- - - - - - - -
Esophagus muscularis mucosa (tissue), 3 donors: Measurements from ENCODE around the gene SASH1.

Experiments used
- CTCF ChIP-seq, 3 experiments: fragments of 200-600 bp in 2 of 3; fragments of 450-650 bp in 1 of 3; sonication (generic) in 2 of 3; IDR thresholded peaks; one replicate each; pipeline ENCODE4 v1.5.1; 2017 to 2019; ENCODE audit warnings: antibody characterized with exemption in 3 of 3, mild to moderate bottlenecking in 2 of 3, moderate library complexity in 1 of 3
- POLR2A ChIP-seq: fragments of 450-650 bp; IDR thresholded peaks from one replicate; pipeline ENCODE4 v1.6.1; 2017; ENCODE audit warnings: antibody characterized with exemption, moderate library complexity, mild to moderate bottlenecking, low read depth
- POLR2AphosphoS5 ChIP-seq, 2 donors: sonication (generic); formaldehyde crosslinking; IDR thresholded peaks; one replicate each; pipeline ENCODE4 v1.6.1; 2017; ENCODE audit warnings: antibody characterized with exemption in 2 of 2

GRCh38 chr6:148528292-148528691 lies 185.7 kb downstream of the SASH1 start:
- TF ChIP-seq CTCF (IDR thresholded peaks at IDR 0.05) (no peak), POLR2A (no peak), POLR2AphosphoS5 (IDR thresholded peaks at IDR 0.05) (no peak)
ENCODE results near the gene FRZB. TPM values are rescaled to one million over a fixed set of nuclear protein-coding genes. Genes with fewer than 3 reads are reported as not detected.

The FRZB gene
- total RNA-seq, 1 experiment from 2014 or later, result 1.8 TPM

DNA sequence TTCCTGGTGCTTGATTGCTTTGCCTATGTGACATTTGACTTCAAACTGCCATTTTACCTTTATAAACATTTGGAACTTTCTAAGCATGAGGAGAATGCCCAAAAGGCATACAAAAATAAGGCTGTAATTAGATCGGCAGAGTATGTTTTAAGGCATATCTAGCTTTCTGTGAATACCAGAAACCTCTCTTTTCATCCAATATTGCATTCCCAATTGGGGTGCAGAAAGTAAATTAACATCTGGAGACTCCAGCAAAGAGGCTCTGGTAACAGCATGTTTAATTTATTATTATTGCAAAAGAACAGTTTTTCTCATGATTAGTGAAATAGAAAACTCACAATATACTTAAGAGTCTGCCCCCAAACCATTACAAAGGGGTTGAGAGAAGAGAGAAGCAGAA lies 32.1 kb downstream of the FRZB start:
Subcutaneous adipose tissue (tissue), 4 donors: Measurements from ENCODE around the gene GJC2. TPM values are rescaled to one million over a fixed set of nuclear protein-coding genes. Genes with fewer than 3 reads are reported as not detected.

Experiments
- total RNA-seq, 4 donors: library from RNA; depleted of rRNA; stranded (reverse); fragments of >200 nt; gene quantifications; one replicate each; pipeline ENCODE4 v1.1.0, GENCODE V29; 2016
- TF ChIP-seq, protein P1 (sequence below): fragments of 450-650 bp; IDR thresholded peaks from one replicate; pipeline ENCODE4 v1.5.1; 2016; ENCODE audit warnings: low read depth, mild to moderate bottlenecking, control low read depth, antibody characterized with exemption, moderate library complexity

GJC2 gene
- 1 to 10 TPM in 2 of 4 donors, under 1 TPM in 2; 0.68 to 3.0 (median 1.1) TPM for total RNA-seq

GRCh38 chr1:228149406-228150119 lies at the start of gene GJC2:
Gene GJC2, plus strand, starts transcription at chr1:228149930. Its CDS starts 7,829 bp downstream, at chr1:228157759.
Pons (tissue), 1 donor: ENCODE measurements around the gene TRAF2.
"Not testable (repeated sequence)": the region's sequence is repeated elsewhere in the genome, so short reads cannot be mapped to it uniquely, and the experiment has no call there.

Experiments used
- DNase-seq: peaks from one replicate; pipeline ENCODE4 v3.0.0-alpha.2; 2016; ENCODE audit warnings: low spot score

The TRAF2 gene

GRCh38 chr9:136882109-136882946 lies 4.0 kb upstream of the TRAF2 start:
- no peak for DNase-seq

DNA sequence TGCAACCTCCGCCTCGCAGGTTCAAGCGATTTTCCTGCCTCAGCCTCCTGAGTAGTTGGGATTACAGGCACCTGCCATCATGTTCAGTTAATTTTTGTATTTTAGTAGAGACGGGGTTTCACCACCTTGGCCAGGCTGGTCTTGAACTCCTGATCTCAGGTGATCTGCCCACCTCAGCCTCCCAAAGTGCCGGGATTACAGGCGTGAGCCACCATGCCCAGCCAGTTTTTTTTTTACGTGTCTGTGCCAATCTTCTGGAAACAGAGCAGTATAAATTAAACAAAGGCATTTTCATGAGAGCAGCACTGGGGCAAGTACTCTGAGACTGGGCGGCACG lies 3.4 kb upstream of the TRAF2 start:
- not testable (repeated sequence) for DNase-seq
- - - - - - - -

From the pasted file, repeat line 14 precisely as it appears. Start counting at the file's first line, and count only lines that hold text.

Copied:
- total RNA-seq, 4 donors: library from RNA; depleted of rRNA; stranded (reverse); fragments of >200 nt; gene quantifications; one replicate each; pipeline ENCODE4 v1.1.0, GENCODE V29; 2016